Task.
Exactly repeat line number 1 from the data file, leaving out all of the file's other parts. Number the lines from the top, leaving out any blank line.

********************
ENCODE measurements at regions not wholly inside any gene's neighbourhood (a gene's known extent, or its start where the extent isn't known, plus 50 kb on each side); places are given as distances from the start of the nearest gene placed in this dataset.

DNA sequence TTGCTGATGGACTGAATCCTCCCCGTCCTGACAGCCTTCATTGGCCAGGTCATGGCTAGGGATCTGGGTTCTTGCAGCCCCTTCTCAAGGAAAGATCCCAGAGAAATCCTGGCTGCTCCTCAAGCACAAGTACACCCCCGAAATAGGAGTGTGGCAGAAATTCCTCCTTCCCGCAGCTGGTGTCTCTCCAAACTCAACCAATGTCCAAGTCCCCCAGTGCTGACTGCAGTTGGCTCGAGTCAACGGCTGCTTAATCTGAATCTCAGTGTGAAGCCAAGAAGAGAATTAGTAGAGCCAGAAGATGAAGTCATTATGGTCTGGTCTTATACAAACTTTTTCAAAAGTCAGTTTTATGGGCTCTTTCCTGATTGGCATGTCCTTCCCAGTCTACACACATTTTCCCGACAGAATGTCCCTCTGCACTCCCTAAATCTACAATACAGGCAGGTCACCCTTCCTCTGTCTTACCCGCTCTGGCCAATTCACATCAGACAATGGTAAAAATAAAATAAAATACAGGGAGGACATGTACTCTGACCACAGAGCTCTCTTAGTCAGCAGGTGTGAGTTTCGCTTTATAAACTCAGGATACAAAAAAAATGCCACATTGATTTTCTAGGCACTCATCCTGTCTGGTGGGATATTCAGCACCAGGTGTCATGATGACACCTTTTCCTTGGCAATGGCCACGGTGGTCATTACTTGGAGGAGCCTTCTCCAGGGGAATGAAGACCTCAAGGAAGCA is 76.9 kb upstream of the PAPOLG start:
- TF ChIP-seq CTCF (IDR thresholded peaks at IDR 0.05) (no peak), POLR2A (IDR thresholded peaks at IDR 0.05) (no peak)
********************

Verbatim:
ENCODE measurements at regions not wholly inside any gene's neighbourhood (a gene's known extent, or its start where the extent isn't known, plus 50 kb on each side); places are given as distances from the start of the nearest gene placed in this dataset.